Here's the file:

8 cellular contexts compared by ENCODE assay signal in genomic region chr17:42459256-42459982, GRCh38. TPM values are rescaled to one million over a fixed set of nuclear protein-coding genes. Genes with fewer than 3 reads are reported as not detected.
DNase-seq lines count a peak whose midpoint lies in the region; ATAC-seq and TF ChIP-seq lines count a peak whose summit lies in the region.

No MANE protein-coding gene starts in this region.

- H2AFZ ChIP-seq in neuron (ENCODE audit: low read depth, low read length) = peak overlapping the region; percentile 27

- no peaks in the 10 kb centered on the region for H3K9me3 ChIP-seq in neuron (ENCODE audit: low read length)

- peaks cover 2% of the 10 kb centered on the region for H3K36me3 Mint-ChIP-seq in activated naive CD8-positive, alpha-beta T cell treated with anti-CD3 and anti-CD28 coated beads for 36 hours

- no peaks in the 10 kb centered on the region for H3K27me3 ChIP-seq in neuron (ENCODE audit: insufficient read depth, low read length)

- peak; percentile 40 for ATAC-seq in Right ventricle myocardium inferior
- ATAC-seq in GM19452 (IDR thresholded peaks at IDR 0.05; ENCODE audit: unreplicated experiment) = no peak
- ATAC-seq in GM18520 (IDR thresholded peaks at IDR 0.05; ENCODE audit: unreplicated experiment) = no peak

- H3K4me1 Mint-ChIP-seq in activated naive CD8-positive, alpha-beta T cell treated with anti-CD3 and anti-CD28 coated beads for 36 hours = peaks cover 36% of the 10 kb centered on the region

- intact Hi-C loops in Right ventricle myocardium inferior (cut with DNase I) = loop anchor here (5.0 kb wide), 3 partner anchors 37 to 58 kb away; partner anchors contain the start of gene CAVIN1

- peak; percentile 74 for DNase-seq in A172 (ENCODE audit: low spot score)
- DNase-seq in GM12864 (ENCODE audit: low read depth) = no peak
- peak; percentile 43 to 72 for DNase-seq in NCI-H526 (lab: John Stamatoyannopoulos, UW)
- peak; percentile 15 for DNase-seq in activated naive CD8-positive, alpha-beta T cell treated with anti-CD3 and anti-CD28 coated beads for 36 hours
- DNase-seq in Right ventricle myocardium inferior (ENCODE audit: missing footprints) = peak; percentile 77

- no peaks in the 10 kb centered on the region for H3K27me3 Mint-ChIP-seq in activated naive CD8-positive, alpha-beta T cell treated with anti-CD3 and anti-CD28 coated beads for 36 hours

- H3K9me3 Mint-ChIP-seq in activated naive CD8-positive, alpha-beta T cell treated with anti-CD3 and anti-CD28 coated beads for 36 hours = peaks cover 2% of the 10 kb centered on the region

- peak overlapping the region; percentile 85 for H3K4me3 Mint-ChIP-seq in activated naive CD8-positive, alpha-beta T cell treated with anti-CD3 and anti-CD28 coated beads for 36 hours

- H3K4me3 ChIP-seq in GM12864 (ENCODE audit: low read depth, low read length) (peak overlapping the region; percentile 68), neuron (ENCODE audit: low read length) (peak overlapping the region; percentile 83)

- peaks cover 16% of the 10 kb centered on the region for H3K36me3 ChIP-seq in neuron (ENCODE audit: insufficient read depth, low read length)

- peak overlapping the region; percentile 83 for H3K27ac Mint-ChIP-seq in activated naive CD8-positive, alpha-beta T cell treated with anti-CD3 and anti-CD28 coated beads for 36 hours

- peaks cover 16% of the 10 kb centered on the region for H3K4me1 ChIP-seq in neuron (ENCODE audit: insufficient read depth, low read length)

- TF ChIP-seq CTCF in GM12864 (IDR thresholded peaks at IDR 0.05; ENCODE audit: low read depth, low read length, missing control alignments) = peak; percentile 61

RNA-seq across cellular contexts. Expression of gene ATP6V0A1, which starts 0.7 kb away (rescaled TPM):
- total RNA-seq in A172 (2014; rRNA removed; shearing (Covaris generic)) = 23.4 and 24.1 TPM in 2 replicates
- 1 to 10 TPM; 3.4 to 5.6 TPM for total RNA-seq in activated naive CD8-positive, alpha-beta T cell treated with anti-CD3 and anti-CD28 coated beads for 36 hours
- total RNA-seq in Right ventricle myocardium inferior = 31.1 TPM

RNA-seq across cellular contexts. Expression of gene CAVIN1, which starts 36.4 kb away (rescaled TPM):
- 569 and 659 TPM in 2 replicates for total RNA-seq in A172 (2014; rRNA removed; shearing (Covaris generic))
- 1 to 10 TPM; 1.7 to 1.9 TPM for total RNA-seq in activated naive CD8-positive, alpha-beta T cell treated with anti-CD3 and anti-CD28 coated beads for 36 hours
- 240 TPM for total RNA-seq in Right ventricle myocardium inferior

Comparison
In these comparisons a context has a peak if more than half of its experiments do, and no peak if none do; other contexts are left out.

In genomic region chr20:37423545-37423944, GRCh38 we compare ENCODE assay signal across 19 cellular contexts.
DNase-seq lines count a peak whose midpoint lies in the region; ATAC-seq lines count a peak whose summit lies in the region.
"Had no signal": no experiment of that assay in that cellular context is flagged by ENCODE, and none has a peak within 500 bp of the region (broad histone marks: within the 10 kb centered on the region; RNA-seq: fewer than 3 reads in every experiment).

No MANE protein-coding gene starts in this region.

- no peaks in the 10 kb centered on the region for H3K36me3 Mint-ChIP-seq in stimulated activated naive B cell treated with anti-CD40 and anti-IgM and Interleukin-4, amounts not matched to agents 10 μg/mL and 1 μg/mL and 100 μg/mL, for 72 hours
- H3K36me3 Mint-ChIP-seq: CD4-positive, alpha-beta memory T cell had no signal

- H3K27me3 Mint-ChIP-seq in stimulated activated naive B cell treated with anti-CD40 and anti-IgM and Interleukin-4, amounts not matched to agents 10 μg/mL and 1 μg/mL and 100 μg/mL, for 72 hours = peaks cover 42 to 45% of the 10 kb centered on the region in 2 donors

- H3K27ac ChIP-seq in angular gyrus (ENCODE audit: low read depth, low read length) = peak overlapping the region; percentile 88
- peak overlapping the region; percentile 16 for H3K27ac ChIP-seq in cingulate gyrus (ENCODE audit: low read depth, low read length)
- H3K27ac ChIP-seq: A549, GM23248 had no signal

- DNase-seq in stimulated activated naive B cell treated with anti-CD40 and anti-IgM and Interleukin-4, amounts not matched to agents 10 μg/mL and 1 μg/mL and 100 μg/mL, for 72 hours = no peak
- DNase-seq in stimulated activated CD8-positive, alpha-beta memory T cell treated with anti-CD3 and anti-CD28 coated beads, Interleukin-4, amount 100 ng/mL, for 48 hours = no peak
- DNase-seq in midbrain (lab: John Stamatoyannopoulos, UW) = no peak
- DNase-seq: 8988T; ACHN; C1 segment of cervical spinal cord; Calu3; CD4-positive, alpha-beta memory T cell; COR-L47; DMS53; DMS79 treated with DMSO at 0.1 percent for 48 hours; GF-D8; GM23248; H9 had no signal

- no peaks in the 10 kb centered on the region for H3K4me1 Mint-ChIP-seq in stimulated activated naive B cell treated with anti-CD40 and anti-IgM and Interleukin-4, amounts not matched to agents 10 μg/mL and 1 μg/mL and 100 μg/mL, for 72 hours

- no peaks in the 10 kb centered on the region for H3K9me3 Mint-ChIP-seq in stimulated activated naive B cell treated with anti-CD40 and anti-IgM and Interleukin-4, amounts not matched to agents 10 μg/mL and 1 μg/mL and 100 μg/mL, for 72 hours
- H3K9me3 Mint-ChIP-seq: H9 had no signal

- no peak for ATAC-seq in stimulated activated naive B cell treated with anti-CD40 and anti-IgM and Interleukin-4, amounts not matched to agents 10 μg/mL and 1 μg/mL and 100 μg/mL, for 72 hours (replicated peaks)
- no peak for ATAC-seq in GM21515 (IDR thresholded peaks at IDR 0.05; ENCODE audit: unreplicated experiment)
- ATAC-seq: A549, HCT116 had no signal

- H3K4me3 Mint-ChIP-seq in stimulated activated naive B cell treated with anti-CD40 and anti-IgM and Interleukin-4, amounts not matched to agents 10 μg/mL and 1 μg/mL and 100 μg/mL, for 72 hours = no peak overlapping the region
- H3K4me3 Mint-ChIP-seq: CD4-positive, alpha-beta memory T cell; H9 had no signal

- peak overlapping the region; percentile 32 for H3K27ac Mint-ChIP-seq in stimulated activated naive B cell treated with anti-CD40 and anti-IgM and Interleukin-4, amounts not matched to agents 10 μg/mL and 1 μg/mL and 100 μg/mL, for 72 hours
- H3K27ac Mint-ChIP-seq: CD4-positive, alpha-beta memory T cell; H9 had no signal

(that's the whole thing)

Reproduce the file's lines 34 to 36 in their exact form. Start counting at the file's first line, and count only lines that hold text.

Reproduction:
Comparison
In these comparisons a context has a peak if more than half of its experiments do, and no peak if none do; other contexts are left out.

In genomic region chr20:37423545-37423944, GRCh38 we compare ENCODE assay signal across 19 cellular contexts.